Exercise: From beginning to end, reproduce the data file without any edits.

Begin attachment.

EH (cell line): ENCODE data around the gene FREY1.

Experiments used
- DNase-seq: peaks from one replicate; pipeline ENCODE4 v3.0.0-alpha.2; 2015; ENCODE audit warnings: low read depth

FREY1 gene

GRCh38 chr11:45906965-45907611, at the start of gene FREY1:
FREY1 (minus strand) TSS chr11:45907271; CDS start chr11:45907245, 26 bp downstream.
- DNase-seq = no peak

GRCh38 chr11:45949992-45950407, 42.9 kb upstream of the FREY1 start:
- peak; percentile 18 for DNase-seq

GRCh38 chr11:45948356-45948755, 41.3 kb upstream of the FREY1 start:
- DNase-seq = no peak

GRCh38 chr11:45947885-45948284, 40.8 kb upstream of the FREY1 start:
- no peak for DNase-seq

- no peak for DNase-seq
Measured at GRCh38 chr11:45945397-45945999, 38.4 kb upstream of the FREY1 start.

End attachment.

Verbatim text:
EH (cell line): ENCODE data around the gene FREY1.

Experiments used
- DNase-seq: peaks from one replicate; pipeline ENCODE4 v3.0.0-alpha.2; 2015; ENCODE audit warnings: low read depth

FREY1 gene

GRCh38 chr11:45906965-45907611, at the start of gene FREY1:
FREY1 (minus strand) TSS chr11:45907271; CDS start chr11:45907245, 26 bp downstream.
- DNase-seq = no peak

GRCh38 chr11:45949992-45950407, 42.9 kb upstream of the FREY1 start:
- peak; percentile 18 for DNase-seq

GRCh38 chr11:45948356-45948755, 41.3 kb upstream of the FREY1 start:
- DNase-seq = no peak

GRCh38 chr11:45947885-45948284, 40.8 kb upstream of the FREY1 start:
- no peak for DNase-seq

- no peak for DNase-seq
Measured at GRCh38 chr11:45945397-45945999, 38.4 kb upstream of the FREY1 start.